The wrong fly presented correctly will always out fish the right fly presented incorrectly. I showed a video that demonstrated this.

When you’re deciding on which line, leader length and size, and fly pattern, ask this question: What do you want the fly to do? The best answer should reflect what the fish are eating and how they’re eating it.

Fly fishing is all about line control, and a floating line gives you, by far, the most control over your presentation in current. The importance of mending cannot be overstated. Even slight, nearly imperceptible mends that produce a more natural drift can mean the difference between fishing and catching.

A sinking line and a weighted fly are usually a poor choice for catching fish feeding near the surface. Would you toss a Tungsten cone head Woolly Bugger to trout feeding on Hendrickson emergers?

This 15-pound bass came on one of those nights where anglers leaving the mark complained about fish busting that they couldn’t catch. They were using the wrong line, the wrong fly, and the wrong presentation. Learn the value of presentation, and watch your catch rates soar!

A longer leader will give you a better dry fly drift, and allow you to make more mends without disturbing the natural track of the fly.

“The difference between fishing and catching is a single split shot.” Attributed to Joe Humphries. Regardless of the originator, it’s good advice when you’re nymphing. Adjust your weight to get the most productive drift.

See you next Tuesday.

Currentseams Tuesday Night Zoom, Feb. 23, 8pm: Presentation — Why It’s So Important

You can be in the right place and the right time with the right fly. But if your presentation is off, you can still blank. Presentation is everything — that’s our mantra for this Currentseams Tuesday Night Zoom. If you haven’t been getting the Zoom links — I send them out Tuesday late afternoon — please check your spam box. See you then!

Today’s Zoom Tying Class is at 3:30 p.m. Spaces still available.

I had to change the time of the class to 3:30 p.m., so I thank everyone who signed up for being so flexible. We’re going to be tying “Favorite Nymphs,” proven patterns that get a lot of action when I’m in the mood to go low and slow. There’s still time to join us if you like; the cost is $10 and you register by sending me the fee through PayPal. See you at 3:30.

Filling corks on a winter’s day…

Farmington River Report 2/18/21: Icy cold (and not just the streamer bite)

I fish the way I want to fish, and sometimes that means I go fishless. I’m OK with that. When it lines up, I may be doing battle with multiple high-teens browns. When it’s a day like yesterday, I get the not-a-touch trudge through the snow back to my car, wondering if my feet will ever be warm again.

Not that I’m complaining. I had a blast. Due to the inclement weather, angler activity was almost at its Farmington River-winter-ten-years-ago level. You still can’t access the majority of dirt pull-offs (they’re currently snowplow pile pull-offs) so you’re stuck with the major parking areas. That didn’t prevent me from going for a walk to find solitude. I fished three marks within the Permanent TMA (no slush, 370cfs). I started off tight-lining jig mini-streamers, but that was a problem with the 24-degree air temp; frozen beads of river clinging to the exposed leader. So I switched locations and did the traditional full-sink line. I did catch a lot of the bottom. Sadly, it never fought back.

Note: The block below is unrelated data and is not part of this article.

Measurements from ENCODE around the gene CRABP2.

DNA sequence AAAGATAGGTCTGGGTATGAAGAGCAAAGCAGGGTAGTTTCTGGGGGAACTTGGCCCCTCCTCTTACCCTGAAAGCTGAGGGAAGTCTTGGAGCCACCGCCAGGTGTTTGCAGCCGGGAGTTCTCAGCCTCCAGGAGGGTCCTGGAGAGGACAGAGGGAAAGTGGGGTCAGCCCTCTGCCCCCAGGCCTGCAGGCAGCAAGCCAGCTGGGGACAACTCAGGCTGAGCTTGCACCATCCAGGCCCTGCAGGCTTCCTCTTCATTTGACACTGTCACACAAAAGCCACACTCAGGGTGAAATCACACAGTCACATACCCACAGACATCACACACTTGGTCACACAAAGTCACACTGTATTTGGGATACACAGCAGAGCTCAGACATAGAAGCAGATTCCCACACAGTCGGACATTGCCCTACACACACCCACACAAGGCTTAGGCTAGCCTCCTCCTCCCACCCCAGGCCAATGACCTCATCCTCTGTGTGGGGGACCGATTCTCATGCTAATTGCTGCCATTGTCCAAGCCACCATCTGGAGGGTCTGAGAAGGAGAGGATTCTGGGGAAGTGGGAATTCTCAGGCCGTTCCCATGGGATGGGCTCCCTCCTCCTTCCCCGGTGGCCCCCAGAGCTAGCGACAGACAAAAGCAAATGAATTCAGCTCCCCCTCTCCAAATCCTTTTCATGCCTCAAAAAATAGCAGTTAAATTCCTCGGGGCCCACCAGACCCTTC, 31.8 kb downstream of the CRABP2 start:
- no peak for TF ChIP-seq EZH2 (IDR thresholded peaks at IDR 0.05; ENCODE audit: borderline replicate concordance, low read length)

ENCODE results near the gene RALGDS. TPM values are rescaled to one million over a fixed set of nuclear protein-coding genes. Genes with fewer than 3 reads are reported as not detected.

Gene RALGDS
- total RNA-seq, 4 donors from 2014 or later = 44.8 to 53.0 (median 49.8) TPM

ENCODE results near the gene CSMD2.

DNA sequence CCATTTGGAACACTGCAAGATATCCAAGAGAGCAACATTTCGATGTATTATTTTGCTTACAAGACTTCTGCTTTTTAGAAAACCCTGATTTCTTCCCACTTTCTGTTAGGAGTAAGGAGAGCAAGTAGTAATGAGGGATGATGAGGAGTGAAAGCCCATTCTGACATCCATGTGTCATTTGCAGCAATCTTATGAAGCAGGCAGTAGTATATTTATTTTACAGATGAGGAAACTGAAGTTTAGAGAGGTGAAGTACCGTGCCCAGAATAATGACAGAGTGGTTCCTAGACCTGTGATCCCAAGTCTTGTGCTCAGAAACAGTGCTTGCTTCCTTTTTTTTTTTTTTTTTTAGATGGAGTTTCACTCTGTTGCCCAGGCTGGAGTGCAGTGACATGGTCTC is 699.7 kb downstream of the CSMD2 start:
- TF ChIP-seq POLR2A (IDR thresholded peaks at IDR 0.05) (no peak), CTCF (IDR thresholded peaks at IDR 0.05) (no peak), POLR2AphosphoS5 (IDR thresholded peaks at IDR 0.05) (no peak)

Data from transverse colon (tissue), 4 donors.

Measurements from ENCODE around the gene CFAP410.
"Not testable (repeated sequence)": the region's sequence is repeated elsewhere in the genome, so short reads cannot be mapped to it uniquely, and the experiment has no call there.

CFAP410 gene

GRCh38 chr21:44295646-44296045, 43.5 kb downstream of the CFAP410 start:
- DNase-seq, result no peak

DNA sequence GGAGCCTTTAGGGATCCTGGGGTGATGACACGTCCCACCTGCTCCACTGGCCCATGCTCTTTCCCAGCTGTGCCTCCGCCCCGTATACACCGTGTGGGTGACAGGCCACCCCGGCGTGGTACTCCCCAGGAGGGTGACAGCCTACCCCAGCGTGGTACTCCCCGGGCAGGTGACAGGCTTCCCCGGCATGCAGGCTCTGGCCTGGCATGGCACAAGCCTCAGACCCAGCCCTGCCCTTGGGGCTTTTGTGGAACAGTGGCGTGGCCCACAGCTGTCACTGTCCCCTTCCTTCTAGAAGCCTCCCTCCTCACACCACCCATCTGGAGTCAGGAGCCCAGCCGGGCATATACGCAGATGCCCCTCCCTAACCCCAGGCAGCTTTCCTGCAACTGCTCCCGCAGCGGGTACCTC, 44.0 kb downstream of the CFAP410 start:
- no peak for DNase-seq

Then, I decided to experiment. What would happen if I fished the mini-jig under an indicator? I could bounce it along the bottom, or suspend it near the bottom. I had one of my bigger home-brew yarn indicators with me, so I re-rigged and had at it. I tried it in different kinds of water, from fast-moving glides to languid dry-fly pools. In the faster water, I had to constantly check the indicator upstream and mend to prevent the fly from moving too quickly, but the rig proved to be the answer to the iced-up leader problem. Just because I didn’t connect doesn’t mean it won’t work on another day. More research to come…and I encourage you to try new things when you’re on the river.

Thank You Ottawa Flyfishers, Ken Abrames Audio, and time change for Saturday’s Nymph Tying Class

Thanks to the Ottawa Flyfishers, I am now officially an internationally-known fly fishing speaker. We had a most excellent time last night via Zoom. I talked for an hour about “The Little Things,” my original presentation in the series, that can make a big difference in your fishing success. We did Q&A — I love Q&A — for a few more minutes, then wrapped it up with social pleasantries. A wonderful group of dedicated, enthusiastic anglers. Thank you very much!

Kenney’s in the house! Ken Abrames is doing a series of talks on YouTube: “Kenney Abrames begins a video talk series with this short audio where he discusses his connection with nature.” I know as much about it as you do at this point. I have not yet listened to the first but I’m sure it will be loaded with keen observations. You can find the first talk here.

Finally, I had to switch the time for this Saturday’s “Favorite Nymphs” Zoom tying class to 3:30 p.m. There’s still room if you want to attend. Once again, the day is the same, Saturday, February 20, and the new start time is 3:30pm. The cost is $10 and you register by sending me the fee through PayPal. This also seems like a good time to thank those already enriolled in the class for being so gracious when I had to change the time. I’m lucky to have so many good people who are part of this website!

I did not get to fish Leisenring’s favorite nymphs last year as much as I would have liked. There’s always 2021…